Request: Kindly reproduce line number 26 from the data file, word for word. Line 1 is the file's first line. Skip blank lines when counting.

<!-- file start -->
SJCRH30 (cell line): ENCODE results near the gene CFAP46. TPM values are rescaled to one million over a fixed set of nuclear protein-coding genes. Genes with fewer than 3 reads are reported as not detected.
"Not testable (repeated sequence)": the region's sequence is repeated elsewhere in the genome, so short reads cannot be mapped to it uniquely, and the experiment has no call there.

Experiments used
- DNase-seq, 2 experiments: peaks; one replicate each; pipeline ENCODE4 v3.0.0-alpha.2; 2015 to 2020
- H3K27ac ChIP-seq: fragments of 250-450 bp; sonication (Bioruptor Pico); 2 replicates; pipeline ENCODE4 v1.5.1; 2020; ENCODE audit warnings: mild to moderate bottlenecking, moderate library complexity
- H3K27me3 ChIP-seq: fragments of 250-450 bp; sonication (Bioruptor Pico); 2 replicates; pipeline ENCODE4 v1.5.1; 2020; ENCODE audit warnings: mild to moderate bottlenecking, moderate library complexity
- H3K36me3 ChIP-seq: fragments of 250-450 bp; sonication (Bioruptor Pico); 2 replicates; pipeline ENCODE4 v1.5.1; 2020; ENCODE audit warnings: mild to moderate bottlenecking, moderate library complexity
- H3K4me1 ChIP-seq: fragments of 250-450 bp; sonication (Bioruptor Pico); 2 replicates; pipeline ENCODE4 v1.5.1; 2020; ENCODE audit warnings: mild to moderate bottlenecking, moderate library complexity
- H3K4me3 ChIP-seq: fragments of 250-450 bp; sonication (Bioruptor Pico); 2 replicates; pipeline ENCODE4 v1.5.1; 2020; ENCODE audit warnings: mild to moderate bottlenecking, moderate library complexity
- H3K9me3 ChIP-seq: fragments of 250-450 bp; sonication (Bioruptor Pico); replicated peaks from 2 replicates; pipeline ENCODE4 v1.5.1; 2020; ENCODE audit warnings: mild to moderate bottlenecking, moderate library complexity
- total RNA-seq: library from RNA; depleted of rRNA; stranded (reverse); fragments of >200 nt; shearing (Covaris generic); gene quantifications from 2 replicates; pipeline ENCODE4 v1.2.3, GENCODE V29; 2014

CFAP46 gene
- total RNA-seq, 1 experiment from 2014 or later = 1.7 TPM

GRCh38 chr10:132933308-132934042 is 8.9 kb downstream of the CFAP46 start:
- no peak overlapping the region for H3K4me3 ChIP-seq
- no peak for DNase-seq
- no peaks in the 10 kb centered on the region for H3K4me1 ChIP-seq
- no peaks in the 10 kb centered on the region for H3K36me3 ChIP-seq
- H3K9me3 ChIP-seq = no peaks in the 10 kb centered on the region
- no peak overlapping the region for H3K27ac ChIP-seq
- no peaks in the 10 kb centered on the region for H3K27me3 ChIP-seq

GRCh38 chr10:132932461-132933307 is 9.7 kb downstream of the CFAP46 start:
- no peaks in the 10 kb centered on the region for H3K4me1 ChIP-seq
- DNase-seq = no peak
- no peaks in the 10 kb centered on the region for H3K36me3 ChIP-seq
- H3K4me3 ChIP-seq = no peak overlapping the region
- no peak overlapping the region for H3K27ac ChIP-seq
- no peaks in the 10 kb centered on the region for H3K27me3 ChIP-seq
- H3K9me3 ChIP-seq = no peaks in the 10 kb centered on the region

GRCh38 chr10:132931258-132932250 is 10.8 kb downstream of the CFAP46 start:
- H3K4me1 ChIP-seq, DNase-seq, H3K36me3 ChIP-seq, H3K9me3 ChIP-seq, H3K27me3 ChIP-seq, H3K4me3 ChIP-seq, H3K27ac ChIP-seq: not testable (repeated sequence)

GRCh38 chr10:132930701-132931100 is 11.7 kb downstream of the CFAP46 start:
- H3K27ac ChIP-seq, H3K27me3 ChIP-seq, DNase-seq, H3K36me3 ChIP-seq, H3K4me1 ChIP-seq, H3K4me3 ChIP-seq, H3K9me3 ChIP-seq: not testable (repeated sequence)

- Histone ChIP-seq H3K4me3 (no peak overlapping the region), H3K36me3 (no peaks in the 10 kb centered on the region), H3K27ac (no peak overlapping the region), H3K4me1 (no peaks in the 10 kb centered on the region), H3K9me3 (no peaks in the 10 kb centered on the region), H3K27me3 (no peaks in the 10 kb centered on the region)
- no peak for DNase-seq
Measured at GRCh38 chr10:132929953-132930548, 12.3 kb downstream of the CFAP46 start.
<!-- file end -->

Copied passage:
- H3K4me3 ChIP-seq = no peak overlapping the region